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Do you need relief from circuit breaker tax cap loss? Do you need relief from circuit breaker tax cap loss?

Do you need relief from circuit breaker tax cap loss?

Restructuring Debt
How does a restructuring work?
With the passage of HEA 1062, the General Assembly has provided that school corporations with at least a 20 percent circuit breaker loss can restructure debt without Distressed Unit Appeal Board approval. 
Typically, refunding bonds can only be issued when there is a savings, and the new refunding bonds may not have a longer maturity than the bonds being refunded.  This new law exempts a restructuring from those requirements.
With restructuring, a school corporation or building corporation issues bonds to refund the existing bonds.  The new refunding bonds have a longer maturity than the old refunded bonds (up to 10 years later).  Extending the maturity results in lower debt payments to bondholders each year (longer term, smaller annual payments).  Click here to see an illustration.
What is "increment?"
The school corporation will levy the original, needed debt service (prior to refunding) but will owe bondholders a smaller payment each year.  The difference between old bond debt service and the smaller new bond debt service is called "increment."
The law provides that this increment can be transferred to the capital projects fund, transportation fund, school bus replacement fund, or some combination thereof up to the amount of tax cap loss in each fund.
Restructuring can be expensive (more interest paid because of delayed repayment of principal) and only certain bonds may be eligible for this restructuring.
Can taxpayers oppose it?
Yes, if one taxpayer a) objects to the restructuring at the public hearing and b) files a written objection with the school corporation and county auditor within 10 days of the hearing, then the school corporation must wait 30 days after the hearing to see if c) 100 taxpayers or voters file an application petition requesting that the petition-remonstrance race must be conducted before the school corporation may move forward with the restructuring.
If all three objections do not occur, or if the school corporation wins the petition-remonstrance race, a school corporation may issue the restructured bonds.
Is the approval of the Distressed Unit Appeal Board required?
No, if a school corporation has a circuit breaker loss of more than 20 percent, the Distressed Unit Appeal Board's approval (binding or otherwise) is not required.

If you are interested in finding out more, contact your financial advisor about the financial viability of restructuring and a member of the Ice Miller team about the required legal steps.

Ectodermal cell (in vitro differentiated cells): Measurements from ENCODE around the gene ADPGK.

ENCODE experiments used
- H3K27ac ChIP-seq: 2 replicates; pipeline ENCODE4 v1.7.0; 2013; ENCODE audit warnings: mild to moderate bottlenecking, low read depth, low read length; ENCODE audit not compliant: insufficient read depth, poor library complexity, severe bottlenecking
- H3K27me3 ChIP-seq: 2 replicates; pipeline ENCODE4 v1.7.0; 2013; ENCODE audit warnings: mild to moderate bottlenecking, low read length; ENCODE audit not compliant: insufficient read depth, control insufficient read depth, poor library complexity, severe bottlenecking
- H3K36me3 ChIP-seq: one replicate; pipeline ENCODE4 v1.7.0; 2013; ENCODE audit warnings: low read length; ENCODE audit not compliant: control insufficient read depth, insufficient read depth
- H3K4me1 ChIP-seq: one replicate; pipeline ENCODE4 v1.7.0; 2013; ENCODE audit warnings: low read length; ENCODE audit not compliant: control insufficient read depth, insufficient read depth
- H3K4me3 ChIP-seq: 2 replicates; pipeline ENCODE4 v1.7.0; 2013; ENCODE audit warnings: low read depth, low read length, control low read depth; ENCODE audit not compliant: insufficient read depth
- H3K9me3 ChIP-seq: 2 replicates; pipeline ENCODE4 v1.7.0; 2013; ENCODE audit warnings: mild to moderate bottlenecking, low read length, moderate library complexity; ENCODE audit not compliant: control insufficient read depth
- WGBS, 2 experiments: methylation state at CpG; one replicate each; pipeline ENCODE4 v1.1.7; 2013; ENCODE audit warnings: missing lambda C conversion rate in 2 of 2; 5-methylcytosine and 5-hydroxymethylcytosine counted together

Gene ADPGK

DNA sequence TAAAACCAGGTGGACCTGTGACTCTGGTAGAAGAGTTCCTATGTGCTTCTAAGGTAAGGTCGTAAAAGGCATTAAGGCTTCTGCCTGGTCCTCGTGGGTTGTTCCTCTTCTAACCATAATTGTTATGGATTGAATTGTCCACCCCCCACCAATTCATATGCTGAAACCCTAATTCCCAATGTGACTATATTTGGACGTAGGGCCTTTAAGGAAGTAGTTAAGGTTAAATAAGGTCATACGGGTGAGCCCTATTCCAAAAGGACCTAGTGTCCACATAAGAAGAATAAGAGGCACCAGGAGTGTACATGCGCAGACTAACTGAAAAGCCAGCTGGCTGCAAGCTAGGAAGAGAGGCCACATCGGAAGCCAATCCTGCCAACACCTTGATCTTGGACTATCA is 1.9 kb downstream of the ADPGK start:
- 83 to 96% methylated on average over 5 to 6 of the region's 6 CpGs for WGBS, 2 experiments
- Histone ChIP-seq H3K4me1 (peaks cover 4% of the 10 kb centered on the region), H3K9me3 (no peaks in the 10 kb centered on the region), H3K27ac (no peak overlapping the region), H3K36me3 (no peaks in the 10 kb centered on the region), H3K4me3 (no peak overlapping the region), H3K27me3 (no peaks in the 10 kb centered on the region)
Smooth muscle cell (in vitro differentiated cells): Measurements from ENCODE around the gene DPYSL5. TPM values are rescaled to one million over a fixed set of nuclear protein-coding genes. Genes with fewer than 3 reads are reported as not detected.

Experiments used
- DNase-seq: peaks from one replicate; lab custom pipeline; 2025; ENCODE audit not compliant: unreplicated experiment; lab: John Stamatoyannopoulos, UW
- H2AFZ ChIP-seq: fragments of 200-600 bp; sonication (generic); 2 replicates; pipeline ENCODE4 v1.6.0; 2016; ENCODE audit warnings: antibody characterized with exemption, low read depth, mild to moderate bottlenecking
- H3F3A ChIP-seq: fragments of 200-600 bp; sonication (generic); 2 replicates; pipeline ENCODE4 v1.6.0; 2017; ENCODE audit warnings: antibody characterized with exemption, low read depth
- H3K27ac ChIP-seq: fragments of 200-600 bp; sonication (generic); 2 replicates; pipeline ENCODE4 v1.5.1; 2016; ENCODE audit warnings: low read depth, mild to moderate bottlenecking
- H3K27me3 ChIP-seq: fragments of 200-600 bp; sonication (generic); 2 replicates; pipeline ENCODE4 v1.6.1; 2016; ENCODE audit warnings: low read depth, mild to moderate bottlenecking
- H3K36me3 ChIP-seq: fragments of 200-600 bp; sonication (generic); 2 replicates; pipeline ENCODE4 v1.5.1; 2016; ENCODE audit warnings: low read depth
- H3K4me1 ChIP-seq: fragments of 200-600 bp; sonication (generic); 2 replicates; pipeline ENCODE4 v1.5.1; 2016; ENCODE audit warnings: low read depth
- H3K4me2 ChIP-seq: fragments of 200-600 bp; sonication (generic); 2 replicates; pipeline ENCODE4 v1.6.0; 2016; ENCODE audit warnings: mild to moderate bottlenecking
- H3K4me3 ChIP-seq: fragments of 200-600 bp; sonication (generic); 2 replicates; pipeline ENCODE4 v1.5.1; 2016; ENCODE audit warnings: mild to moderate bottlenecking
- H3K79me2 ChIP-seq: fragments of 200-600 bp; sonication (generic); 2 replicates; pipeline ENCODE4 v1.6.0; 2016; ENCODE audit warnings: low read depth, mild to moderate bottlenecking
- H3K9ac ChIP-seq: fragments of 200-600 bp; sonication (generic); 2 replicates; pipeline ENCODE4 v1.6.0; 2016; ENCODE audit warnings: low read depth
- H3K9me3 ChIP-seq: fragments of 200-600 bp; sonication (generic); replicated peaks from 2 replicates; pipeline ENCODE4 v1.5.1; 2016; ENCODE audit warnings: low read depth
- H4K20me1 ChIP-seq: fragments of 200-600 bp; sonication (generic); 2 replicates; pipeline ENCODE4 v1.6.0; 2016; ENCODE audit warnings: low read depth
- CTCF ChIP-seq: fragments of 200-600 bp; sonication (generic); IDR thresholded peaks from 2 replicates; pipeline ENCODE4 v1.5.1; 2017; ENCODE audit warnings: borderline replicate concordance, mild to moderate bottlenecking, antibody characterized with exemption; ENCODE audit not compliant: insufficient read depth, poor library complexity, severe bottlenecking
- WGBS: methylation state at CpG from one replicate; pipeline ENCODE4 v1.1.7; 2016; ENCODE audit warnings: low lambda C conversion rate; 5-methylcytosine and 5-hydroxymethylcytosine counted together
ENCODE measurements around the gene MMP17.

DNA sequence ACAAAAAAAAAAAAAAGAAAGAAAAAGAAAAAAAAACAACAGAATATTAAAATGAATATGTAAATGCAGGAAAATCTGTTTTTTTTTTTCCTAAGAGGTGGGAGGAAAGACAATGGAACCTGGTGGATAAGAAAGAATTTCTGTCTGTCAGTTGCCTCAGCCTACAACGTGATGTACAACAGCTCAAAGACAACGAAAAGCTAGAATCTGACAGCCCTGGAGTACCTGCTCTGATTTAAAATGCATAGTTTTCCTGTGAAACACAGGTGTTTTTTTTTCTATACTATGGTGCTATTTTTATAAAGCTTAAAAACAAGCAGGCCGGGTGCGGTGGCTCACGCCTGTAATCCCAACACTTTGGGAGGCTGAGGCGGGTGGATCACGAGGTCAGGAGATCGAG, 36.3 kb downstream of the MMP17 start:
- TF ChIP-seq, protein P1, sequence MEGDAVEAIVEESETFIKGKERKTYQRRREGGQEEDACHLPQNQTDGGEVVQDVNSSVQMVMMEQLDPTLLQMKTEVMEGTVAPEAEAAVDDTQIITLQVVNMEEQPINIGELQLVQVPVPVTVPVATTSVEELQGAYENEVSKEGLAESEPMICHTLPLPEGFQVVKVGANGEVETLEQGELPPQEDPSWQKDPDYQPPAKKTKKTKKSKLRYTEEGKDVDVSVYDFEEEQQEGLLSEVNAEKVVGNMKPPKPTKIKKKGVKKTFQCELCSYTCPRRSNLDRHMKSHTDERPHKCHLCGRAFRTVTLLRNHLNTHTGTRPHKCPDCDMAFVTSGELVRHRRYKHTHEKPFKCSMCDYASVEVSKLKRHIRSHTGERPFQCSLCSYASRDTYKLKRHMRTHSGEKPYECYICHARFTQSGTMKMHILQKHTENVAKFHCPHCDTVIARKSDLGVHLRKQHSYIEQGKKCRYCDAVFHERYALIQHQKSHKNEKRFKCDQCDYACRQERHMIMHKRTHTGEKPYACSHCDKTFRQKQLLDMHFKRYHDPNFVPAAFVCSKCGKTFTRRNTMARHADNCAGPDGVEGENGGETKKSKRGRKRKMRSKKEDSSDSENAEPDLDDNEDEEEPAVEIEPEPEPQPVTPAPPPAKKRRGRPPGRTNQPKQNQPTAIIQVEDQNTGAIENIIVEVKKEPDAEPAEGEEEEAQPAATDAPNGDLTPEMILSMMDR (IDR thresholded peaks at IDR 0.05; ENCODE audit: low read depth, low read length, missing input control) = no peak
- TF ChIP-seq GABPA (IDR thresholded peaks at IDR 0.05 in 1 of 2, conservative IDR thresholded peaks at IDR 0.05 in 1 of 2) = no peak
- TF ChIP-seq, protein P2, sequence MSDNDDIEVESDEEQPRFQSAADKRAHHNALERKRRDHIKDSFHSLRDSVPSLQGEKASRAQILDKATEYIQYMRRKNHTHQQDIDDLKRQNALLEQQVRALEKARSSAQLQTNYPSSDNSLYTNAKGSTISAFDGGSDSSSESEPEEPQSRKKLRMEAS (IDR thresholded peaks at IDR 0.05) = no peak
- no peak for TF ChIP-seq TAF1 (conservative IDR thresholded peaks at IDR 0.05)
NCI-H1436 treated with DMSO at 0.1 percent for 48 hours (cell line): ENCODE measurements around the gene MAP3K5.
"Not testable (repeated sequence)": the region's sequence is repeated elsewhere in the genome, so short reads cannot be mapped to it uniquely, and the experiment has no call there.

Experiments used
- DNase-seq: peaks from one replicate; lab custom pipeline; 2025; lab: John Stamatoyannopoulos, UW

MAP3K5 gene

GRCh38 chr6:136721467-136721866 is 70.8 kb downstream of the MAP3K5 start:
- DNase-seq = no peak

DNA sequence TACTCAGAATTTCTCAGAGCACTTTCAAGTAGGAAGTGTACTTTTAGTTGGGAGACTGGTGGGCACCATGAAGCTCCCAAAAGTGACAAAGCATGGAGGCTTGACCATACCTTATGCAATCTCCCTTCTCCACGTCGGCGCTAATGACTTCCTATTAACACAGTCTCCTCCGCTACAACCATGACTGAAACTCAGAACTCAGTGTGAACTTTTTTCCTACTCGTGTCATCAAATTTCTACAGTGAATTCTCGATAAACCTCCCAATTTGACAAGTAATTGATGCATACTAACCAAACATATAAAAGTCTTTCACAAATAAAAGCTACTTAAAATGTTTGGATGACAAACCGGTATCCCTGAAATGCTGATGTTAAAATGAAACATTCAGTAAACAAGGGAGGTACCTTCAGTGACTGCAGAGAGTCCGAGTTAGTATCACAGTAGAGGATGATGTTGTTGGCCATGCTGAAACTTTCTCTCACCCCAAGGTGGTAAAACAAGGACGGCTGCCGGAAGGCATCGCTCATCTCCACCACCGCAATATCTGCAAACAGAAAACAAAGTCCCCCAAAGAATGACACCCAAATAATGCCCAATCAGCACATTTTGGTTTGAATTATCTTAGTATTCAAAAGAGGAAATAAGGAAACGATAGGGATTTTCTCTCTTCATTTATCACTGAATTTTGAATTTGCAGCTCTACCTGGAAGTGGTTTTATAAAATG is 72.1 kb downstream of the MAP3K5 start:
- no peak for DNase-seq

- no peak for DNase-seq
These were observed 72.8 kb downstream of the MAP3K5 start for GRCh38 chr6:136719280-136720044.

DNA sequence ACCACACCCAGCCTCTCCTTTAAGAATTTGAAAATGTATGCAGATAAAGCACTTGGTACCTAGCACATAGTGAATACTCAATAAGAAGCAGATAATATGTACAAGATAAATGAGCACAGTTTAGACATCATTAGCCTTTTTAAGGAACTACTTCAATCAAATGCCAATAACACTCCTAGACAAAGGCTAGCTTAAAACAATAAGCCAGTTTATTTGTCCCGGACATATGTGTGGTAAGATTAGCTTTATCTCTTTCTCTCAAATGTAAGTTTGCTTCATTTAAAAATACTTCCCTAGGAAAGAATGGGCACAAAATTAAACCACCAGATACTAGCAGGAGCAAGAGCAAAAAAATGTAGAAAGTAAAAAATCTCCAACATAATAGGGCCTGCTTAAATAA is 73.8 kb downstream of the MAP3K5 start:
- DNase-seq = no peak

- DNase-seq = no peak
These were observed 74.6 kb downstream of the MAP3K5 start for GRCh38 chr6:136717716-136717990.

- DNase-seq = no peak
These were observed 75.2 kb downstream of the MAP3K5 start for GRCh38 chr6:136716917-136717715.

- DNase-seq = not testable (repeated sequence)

Relief from Protected Taxes
HEA 1062 also allows a school corporation with a 10 percent or more tax cap loss in its transportation fund relief from protected taxes for three years. 
Each school corporation should calculate the percentage of loss in its transportation fund assuming the tax cap loss is allocated to capital projects fund, transportation fund and bus replacement fund, but not the debt service fund (in other words, as if the protected taxes concept is used).
A written request to certify the percentage of loss computation should be submitted to the DLGF no later than May 1 of each year.  By June 1, the DLGF is required to determine whether the percentage calculation is accurate and whether a school corporation is eligible in order to ignore the protected taxes requirement.
If a school corporation is eligible, it may allocate the circuit breaker tax credit loss proportionally across the funds, including the debt service fund. 
This relief from the protected taxes requirement is only available for tax years 2014, 2015 and 2016.
Debt Service Operating Balance
HEA 1062 limits the debt service operating balance for all debt issued prior to July 1, 2014 (and refunding bonds of that debt) to 50 percent of the annual payment.  Permitted operating balances for debt issued after June 30, 2014, will be 15 percent of the estimated annual levy. 
The takeaway is that if you have new debt closing soon, if possible, plan to close prior to July 1, 2014.
The good news is that the ability to levy an operating balance for debt service was really a DLGF policy and was not always applied consistently by all field representatives across the state.  This puts the ability to levy for an operating balance in the law.
If you have questions, please contact Jane Herndon, Kristin McClellan, Erik Long or any member of the Ice Miller team.

This publication is intended for general information purposes only and does not and is not intended to constitute legal advice. The reader should consult with legal counsel to determine how laws or decisions discussed herein apply to the reader's specific circumstances. 

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